• I had a screening test for cholesterol. It was less than 5.5 mmol/L. Do I need a lipid profile?

If your total cholesterol is below 5.5 and you have no family history of heart disease or other risk factors a full lipid profile is probably not necessary. However, an HDL-cholesterol measurement would be advisable to make sure that you do not have a low HDL. 


  • How often do I need a lipid profile test?

It has been recommended that healthy individuals with no other risks of heart disease should have cholesterol and HDL measured every five years. You do not need to have a full lipid profile. However, if you have other risk factors or have had a high cholesterol in the past, you should be tested more regularly and you should have a full lipid profile.


  • My lipid profile results came back with high triglycerides and no LDL-cholesterol. Why?

In most screening lipid profiles, LDL-cholesterol is calculated from the other lipid measurements. However, the calculation is not valid if triglycerides are over 4.5 mmol/L. To determine LDL-cholesterol when triglycerides are over 4.5 mmol/L requires special testing techniques such as a direct LDL test or a lipid ultracentrifugation test.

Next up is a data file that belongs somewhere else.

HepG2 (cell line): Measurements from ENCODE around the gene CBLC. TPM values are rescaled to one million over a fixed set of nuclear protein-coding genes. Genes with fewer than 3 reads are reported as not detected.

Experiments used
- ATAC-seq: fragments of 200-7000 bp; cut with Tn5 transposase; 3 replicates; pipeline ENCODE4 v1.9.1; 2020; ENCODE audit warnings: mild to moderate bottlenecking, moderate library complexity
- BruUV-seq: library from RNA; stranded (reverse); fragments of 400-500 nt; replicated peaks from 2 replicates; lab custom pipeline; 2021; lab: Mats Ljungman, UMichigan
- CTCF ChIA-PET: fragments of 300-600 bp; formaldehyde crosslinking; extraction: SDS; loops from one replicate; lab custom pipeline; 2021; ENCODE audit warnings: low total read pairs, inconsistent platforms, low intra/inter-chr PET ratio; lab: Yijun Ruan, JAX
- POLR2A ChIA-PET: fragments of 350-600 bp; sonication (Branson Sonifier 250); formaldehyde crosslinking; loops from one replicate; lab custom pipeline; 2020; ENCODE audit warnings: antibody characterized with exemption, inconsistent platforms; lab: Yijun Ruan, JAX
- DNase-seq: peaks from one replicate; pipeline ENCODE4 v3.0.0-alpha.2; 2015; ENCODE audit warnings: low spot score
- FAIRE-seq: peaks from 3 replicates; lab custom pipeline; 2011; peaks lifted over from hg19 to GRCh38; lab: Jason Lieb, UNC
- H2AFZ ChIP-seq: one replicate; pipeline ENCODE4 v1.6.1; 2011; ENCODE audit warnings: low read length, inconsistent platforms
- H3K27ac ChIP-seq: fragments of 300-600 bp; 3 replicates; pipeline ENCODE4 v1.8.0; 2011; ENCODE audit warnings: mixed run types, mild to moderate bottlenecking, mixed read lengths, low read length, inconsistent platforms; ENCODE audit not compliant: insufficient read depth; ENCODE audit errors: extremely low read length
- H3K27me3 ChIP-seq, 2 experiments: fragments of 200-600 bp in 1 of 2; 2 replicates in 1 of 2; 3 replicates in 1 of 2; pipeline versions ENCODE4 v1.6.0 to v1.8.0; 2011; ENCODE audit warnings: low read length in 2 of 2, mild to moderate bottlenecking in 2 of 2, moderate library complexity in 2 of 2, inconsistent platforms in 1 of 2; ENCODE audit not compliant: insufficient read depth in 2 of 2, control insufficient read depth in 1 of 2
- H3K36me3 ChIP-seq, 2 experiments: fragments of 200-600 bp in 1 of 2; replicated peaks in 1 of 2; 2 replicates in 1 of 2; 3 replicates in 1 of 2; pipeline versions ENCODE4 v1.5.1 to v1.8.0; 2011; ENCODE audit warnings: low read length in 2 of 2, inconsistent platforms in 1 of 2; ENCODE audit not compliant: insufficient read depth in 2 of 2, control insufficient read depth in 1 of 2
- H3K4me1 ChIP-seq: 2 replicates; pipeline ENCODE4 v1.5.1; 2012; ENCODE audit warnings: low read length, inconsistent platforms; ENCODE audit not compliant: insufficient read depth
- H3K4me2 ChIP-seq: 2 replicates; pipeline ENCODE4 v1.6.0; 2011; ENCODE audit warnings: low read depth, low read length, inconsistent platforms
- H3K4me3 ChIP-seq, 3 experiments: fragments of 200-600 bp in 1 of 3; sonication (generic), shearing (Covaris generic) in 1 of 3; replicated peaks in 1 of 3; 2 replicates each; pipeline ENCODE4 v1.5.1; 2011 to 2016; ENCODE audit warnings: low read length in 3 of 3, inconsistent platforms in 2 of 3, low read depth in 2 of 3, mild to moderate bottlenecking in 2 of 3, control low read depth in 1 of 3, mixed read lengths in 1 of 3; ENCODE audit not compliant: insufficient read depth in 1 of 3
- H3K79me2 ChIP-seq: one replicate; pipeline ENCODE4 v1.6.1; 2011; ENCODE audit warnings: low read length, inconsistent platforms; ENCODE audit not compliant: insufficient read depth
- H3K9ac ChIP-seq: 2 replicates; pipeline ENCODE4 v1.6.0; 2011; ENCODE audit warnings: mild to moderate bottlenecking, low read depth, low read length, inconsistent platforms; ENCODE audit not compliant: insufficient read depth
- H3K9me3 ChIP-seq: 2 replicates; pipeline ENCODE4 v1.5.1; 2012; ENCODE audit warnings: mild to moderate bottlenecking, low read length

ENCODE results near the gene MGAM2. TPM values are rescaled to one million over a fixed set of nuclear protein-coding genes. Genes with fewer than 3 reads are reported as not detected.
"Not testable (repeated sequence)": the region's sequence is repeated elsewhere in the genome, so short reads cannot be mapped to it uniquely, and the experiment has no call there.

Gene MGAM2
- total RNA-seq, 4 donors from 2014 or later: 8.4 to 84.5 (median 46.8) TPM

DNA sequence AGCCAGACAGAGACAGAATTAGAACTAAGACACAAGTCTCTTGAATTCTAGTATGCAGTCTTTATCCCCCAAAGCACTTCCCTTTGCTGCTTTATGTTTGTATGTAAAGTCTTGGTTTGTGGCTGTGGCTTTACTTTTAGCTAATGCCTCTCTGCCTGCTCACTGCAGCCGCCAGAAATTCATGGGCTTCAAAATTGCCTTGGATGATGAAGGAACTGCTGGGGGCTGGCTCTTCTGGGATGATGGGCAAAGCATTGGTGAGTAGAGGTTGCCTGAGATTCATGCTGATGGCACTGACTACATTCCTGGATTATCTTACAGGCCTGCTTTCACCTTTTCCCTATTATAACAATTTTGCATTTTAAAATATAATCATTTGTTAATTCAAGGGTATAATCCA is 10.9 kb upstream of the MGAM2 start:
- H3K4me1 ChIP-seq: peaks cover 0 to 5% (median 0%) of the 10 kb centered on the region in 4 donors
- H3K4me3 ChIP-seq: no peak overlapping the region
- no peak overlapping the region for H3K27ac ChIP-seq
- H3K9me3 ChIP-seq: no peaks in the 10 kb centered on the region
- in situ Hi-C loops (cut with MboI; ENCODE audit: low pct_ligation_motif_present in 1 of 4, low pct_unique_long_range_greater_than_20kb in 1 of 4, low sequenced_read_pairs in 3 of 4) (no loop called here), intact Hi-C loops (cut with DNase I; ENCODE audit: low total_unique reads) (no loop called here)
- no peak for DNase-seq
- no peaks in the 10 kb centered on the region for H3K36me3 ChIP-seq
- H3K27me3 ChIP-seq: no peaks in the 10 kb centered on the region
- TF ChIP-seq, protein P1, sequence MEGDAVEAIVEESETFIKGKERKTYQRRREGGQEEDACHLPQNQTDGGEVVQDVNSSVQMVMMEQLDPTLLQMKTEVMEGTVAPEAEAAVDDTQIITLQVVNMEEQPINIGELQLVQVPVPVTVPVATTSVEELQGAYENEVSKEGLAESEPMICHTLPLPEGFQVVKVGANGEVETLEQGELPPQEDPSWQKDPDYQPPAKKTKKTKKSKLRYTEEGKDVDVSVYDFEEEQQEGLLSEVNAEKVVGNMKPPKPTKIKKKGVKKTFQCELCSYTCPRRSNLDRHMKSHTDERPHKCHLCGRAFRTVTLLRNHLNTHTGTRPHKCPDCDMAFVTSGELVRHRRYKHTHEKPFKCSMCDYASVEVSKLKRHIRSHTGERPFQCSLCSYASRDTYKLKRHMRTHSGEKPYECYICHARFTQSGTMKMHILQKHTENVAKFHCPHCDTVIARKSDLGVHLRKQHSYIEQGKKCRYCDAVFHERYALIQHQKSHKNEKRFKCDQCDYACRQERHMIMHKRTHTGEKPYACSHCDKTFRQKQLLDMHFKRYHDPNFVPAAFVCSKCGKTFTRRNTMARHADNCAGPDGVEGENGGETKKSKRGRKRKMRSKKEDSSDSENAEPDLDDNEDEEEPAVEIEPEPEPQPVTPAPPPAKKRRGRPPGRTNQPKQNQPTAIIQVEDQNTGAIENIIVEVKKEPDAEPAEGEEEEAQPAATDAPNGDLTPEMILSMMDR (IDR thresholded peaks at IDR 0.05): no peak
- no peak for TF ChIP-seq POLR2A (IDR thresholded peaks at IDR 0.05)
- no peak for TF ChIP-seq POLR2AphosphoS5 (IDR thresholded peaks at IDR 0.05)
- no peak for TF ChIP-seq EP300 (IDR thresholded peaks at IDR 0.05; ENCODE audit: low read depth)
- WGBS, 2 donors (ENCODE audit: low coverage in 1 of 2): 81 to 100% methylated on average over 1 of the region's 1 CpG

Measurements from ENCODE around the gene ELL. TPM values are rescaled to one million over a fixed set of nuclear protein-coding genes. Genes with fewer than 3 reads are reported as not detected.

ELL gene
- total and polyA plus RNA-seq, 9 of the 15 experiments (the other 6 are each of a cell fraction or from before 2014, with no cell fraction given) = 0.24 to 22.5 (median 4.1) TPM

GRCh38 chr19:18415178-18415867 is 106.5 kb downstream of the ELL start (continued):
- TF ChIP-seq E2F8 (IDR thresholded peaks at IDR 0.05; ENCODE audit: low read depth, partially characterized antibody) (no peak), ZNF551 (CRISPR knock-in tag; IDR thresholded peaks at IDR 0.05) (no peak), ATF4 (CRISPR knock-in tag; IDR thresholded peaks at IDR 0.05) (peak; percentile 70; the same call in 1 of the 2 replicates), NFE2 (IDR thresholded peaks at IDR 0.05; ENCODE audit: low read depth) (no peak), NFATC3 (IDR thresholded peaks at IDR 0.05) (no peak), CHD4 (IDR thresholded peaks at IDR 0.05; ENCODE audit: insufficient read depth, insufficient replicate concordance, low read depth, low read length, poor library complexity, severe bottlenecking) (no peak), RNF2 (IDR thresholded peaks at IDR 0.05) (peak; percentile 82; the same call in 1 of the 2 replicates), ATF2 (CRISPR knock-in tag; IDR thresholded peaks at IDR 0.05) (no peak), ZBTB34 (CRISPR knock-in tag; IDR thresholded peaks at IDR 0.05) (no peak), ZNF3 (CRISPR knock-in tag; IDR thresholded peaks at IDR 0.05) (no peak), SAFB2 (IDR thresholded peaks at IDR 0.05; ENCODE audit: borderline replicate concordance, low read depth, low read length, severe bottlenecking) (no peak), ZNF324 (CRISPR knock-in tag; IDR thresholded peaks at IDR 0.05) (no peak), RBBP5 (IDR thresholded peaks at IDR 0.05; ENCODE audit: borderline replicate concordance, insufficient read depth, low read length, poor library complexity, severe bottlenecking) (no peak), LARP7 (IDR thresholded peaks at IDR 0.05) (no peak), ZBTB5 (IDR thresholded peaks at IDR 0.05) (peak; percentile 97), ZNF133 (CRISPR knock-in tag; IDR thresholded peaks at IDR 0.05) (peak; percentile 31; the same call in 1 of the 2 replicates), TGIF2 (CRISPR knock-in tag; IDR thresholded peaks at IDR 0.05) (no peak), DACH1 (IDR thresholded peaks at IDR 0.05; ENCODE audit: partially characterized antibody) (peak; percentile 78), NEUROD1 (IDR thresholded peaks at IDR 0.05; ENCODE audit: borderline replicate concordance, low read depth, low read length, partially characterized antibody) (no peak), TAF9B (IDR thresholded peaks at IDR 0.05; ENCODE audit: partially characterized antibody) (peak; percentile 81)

• Should I have a more comprehensive lipid profile that includes lipid particle size?

This type of testing is expensive and not eligible for a Medicare rebate. In Australia the Lipoprint gradient gel electrophoresis test is available. It may be better at predicting risk than the routine lipid markers. However, the presence of small dense LDL is also predicted by the total cholesterol/HDL cholesterol ratio – which is recommended in the Australian cardiovascular risk calculator. The American Society for Clinical Pathology has recommended that these tests be used on an individualised basis for intermediate to high-risk patients only. They are not indicated for population based cardiovascular risk screening. 


  • What is Familial Hypercholesterolaemia?

Familial hypercholesterolaemia (FH) is a severe form of elevated cholesterol levels that runs in families. It is often undetected until damage is done and the person develops cardiovascular disease. It can be easily screened for and treated early in life. Information about FH can be found at the FH Australia network site. Individual risk of having FH can be determined using this online calculator or using this form.

More Information

RCPA Manual: Lipids

Last Updated: Thursday, 1st June 2023